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On February 6, 2015, we announced that Turkey's banking regulator's (BDDK) decision to transfer management of Bank Asya to the Savings Deposit Insurance Fund does not affect the unsolicited sovereign credit ratings on Turkey (foreign currency BB+/Negative/B; local currency BBB/Negative/A-2). More
Emerging economies will continue to face tighter external financial conditions than those prevailing in the aftermath of the 2008-2009 financial crisis. At the same time, they are set to benefit from increased demand for their exports from advanced economies. Turkey's economy remains highly vulnerable to a reversal in foreign capital flows because of its large current account deficit and… More
On Nov. 21, 2014, Standard & Poor's Ratings Services affirmed its unsolicited 'BB+/B' long- and short-term foreign currency sovereign credit ratings on the Republic of Turkey. At the same time, we affirmed our 'BBB/A-2' long- and short-term local currency sovereign credit ratings, and our 'trAAA/trA-1' long- and short-term Turkey national scale ratings. The outlook remains negative. More
Turkey is once again experiencing political and economic uncertainties. Yet, Turkish blue chip companies have coped successfully with periods like this in the past. The experience has likely equipped Turkey's larger firms to weather the current conditions, including depreciation of the Turkish lira. More
Turkish banks seem to have got off to a somewhat better start this year than they did in 2014, and the first months of 2015 have been somewhat calmer. More
Standard & Poor's Ratings Services classifies the banking sector of Turkey (unsolicited; foreign currency BB+/Negative/B, local currency BBB/Negative/A-2) in group '6' (on a 1-10 scale with 1 representing the lowest risk) under its Banking Industry Country Risk Assessment (BICRA). Other countries in group '6' include Bahrain, Guatemala, Spain, and Thailand. More
Following a shaky start, Turkish banks face an unsettled year ahead. On the home front, the fallout from the corruption scandal that emerged in December 2013 and rising political uncertainty in the run-up to three successive elections will likely set the tone for the year. Global developments, including repercussions of tapering of the U.S. Federal Reserve's quantitative easing and geopolitical… More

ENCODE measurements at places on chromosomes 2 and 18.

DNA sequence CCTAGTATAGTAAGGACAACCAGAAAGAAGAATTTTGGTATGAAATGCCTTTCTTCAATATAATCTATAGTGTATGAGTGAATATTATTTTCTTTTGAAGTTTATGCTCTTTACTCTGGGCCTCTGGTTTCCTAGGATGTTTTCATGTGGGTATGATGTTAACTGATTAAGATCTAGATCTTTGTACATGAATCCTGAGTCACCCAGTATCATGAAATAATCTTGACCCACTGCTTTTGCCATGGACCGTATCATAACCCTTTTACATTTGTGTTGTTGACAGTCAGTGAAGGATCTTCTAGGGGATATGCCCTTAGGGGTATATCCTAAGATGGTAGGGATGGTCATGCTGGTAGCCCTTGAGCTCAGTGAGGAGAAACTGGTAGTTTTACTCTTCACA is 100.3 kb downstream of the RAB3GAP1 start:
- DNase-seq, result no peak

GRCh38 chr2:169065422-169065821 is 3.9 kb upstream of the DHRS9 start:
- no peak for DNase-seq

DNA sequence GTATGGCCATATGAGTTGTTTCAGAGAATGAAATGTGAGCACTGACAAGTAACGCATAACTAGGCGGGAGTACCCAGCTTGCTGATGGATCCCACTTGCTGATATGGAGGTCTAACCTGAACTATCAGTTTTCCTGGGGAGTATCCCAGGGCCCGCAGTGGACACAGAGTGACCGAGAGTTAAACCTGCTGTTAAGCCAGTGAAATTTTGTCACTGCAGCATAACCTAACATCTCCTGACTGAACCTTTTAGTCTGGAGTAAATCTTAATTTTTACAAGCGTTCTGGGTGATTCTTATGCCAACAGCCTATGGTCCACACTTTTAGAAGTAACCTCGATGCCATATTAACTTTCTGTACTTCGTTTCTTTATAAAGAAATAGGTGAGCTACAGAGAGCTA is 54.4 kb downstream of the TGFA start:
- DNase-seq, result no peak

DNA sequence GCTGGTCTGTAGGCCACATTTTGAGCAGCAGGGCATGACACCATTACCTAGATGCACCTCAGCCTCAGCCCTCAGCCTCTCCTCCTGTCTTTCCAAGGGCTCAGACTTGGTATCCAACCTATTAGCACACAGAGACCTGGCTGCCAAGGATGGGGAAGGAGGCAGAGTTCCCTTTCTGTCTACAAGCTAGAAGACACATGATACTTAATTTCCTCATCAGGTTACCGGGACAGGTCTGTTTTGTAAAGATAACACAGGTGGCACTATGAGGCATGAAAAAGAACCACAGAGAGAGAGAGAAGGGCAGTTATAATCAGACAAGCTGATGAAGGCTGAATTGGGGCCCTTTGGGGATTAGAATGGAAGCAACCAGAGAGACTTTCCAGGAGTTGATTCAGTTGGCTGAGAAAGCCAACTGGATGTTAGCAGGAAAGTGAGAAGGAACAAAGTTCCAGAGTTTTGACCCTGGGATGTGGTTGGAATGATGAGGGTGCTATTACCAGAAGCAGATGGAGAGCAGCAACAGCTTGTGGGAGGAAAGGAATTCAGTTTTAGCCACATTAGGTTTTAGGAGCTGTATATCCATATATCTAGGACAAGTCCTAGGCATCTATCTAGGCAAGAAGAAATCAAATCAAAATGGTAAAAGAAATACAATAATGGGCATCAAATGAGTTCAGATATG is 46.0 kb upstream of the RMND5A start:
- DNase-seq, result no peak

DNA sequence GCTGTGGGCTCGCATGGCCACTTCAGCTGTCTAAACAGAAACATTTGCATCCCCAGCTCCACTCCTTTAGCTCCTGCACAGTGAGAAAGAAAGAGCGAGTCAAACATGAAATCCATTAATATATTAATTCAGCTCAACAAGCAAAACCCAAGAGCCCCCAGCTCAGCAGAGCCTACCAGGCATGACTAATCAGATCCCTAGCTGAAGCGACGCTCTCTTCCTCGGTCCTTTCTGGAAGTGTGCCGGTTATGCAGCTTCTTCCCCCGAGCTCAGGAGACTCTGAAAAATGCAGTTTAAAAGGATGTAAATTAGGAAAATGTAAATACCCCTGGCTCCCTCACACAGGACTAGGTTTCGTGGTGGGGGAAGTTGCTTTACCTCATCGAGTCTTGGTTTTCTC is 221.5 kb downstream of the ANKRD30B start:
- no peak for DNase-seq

Standard & Poor's Ratings Services has assessed industry and country risk for the Turkish property/casualty (P/C) insurance sector as moderate (measured on a scale, from weakest to strongest, of very high risk, high risk, moderate risk, intermediate risk, low risk, and very low risk). Our assessment captures the typical level of risks that P/C insurers operating in Turkey face and reflects our… More
In December 2013, the U.S. Federal Reserve (Fed) announced that it would start progressively tapering its $85 billion monthly bond-buying program, known as quantitative easing (QE), judging the U.S. economic recovery to be on track. The Fed implemented the first three waves of tapering over the past four months, reducing the monthly bond buying by a total of $30 billion. Standard & Poor's Rating… More
At the start of 2015, the global environment appeared favorable for the Turkish economy. The 50% decline in oil prices between June 2014 and January 2015 presented an opportunity to boost consumer demand and growth while also reducing inflation and the current account deficit. The start of the European Central Bank (ECB)'s large open-ended quantitative easing (QE) program, as well, looked likely… More
We believe the global sukuk market is heading into another solid year in 2015, even though some emerging headwinds could slow its progress compared to 2014. Sukuk issuance reached $116.4 billion in 2014 compared with $111.3 billion in 2013, and we expect total issuance to cross the $100 billion mark again in 2015. More
Upside for sovereign sukuk issuance in countries in the Gulf Cooperation Council is limited in 2015. Although we expect that lower oil prices will lead to fiscal deficits in some countries in the GCC (Bahrain, Kuwait, Oman, Qatar, Saudi Arabia, and United Arab Emirates), most governments' net asset positions will likely remain strong enough to enable their financing. More
Global growth of the Islamic finance market continued unabated last year, undeterred by the uncertain recovery elsewhere in the world’s financial markets. Standard & Poor’s Ratings Services believes that worldwide, Sharia-compliant assets--which we estimate at upward of $1.4 trillion--are likely to sustain double-digit growth in the coming two to three years.
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